Magnesium for Leg Cramps

Magnesium is an essential mineral that has numerous functions in the human body. People who do not get enough of this nutrient may experience various symptoms, including muscle cramps.

Muscle cramps, especially leg cramps, are a common issue. They can occur for many different reasons apart from magnesium deficiency. However, some companies are marketing the mineral as a possible solution. So, does it really work?

We look at the current evidence on magnesium for leg cramps and discuss whether it is an effective remedy.

Magnesium for Cramps

Magnesium is a mineral that occurs naturally in many foods. It is a vital component of a healthy diet, and it has many important functions in the body, including:

  • Regulating muscle and nerve function
  • Maintaining a regular heartbeat
  • Controlling blood sugar and blood pressure
  • Aiding protein, bone, and DNA synthesis

People who do not consume enough magnesium may develop a deficiency. This is especially common in older adults. Other factors that can increase the risk of magnesium deficiency include:

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The symptoms of magnesium deficiency can affect the entire body. Some of the most common examples include:

  • Fatigue
  • Weakness
  • Reduced appetite
  • Nausea or vomiting

Severe deficiencies may cause:

  • Muscle cramps
  • Mood changes
  • Skin numbness or tingling
  • Abnormal heart rate
  • Seizures

Because muscle cramps are sometimes a symptom of magnesium deficiency, some people assume that magnesium supplements may help. However, this is not necessarily true. In fact, research suggests that supplementation has little benefit for people with leg cramps.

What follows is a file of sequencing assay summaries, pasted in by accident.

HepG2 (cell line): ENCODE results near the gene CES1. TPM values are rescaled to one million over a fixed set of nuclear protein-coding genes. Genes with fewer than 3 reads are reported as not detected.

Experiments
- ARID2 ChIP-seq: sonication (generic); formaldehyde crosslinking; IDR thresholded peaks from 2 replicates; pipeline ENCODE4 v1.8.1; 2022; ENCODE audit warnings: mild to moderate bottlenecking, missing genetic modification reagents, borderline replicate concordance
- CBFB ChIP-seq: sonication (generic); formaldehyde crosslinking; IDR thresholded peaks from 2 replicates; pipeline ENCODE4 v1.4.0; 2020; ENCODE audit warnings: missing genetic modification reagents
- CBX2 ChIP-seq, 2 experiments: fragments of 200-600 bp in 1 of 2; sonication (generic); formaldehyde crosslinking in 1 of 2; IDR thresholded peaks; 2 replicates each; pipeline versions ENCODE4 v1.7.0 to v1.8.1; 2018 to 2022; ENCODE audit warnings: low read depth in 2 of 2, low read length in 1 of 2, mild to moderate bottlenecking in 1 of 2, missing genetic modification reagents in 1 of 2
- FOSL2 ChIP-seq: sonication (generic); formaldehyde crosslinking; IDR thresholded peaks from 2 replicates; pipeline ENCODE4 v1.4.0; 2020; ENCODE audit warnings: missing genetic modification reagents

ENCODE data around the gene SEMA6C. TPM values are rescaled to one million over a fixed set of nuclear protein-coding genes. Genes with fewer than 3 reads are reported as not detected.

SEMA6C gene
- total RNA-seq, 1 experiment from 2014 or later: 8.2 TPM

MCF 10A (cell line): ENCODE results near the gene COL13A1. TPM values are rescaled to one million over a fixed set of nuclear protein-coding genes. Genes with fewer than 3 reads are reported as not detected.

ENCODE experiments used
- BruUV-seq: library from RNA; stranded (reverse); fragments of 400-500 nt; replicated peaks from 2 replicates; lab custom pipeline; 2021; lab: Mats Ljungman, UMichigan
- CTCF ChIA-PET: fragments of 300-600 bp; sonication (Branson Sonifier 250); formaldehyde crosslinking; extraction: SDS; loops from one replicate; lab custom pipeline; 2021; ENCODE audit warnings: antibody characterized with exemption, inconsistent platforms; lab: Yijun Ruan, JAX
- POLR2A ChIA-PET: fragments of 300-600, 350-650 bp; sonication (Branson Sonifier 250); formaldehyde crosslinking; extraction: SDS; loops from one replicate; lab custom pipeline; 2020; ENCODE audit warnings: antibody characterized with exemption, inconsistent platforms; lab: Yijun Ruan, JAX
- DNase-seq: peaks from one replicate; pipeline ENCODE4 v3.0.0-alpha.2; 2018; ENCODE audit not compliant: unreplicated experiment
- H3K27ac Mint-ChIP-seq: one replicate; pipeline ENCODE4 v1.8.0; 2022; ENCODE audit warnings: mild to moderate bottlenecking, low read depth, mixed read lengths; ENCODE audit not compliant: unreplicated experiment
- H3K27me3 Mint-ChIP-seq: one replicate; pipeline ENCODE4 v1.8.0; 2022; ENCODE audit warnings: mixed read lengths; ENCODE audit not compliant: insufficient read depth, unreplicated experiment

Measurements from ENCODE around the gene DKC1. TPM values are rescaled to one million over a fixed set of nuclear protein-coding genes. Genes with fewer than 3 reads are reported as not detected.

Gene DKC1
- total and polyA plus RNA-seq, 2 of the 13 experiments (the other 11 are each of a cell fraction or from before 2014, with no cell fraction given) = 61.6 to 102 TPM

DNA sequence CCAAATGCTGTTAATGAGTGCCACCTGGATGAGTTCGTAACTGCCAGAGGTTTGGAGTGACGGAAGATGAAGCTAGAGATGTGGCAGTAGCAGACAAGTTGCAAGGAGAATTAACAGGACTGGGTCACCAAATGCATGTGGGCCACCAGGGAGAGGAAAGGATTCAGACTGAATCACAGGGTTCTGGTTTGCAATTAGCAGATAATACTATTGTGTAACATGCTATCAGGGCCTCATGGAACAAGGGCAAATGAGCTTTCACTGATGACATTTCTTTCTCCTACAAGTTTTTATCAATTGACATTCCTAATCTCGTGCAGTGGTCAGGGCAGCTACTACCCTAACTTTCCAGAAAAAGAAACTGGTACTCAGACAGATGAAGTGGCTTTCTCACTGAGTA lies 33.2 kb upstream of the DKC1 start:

Research on Magnesium and Leg Cramps

A 2012 review of seven trials and 406 participants is one example. It included three studies assessing magnesium for muscle cramps in pregnancy and four on cramps with no apparent cause. The researchers looked at various measures, including the number of cramps per week and cramp intensity and duration.

The results of the pregnancy studies were mixed, with just one of three finding magnesium beneficial. However, in the remaining trials, there were no significant differences between magnesium and placebo.

Research shows with “moderate certainty” that magnesium does not reduce cramp severity or frequency in older adults.

A 2020 review had very similar findings. It assessed 11 trials and 708 participants, including older adults, pregnant women, and liver cirrhosis patients.

The researchers concluded that there was “moderate certainty” that magnesium does not reduce cramp severity or frequency in older adults. They also stated that more research is necessary on pregnancy and condition-related cramps, as the existing evidence is low quality. 

How Much Magnesium for Leg Cramps?

Since there is currently no evidence to support its use, there is no standard magnesium dose for leg cramps. However, individuals must consume adequate magnesium to meet their dietary needs each day.